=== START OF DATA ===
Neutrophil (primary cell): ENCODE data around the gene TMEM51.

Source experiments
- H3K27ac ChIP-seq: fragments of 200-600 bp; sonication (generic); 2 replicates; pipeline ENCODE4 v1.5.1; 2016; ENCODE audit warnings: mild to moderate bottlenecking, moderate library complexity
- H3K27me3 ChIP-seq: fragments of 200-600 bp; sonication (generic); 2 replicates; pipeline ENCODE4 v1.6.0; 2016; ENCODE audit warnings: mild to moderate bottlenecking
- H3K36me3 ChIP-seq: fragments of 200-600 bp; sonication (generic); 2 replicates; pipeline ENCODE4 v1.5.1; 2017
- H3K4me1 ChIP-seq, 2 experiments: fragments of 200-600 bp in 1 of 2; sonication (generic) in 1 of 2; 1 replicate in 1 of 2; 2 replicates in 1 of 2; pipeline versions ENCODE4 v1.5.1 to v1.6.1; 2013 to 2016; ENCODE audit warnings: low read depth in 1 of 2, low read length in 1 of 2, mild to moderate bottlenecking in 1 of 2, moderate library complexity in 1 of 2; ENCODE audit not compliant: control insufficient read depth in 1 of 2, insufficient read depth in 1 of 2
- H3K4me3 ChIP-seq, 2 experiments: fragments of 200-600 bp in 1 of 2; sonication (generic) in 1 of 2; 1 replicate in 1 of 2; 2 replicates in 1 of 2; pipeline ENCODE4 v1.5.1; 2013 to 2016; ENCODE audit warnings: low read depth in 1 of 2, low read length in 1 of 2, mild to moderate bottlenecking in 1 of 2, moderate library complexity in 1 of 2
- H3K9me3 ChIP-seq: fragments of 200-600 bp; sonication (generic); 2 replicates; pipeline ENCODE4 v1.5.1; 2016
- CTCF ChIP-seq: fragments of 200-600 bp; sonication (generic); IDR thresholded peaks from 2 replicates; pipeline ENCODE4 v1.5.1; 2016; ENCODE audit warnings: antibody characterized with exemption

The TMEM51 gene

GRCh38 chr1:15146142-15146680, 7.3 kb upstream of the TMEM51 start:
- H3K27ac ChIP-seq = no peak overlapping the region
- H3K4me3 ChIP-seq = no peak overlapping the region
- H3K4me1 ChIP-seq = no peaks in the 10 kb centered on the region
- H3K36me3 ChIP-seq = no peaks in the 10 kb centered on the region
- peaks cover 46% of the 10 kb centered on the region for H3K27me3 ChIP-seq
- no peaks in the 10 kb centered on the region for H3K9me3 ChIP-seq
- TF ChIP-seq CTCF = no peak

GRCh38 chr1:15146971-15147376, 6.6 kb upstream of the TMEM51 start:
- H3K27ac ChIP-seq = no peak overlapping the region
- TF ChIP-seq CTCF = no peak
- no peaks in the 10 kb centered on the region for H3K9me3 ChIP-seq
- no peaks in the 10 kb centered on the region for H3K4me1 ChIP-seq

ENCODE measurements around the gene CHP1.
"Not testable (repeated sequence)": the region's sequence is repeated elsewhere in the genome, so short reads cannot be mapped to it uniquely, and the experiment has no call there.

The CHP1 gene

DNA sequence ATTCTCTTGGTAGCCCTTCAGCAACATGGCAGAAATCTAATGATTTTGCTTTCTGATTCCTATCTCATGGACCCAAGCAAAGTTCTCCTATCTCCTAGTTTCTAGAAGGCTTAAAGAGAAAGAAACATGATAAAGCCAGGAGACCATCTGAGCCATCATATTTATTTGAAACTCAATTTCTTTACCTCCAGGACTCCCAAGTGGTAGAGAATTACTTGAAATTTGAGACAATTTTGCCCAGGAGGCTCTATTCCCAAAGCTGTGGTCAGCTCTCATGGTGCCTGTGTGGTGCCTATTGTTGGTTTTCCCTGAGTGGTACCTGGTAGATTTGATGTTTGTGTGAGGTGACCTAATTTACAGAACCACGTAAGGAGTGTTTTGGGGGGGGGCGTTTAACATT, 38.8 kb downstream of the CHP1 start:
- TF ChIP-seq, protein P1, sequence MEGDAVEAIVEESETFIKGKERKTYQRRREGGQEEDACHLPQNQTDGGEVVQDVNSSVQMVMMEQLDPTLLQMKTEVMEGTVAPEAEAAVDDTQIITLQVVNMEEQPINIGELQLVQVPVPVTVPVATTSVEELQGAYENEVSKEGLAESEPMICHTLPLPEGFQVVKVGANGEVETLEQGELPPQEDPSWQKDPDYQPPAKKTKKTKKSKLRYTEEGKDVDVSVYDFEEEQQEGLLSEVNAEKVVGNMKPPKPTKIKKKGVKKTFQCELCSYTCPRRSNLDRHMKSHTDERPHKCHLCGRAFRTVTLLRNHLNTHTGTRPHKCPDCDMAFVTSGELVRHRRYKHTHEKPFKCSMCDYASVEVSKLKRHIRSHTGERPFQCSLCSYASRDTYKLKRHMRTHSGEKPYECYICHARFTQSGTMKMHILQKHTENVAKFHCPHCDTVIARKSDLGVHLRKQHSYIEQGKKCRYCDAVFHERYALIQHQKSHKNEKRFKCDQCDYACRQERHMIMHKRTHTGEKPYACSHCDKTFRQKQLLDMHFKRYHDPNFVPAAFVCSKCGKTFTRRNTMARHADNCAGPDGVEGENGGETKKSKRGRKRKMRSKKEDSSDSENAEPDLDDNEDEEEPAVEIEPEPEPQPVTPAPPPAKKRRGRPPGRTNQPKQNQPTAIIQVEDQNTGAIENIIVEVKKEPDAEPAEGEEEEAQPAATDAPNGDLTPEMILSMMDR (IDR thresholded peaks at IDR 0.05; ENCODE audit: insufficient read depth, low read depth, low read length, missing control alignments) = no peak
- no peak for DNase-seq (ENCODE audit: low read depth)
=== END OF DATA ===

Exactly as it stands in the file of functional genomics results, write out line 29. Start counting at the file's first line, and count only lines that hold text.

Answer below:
- no peak for DNase-seq (ENCODE audit: low read depth)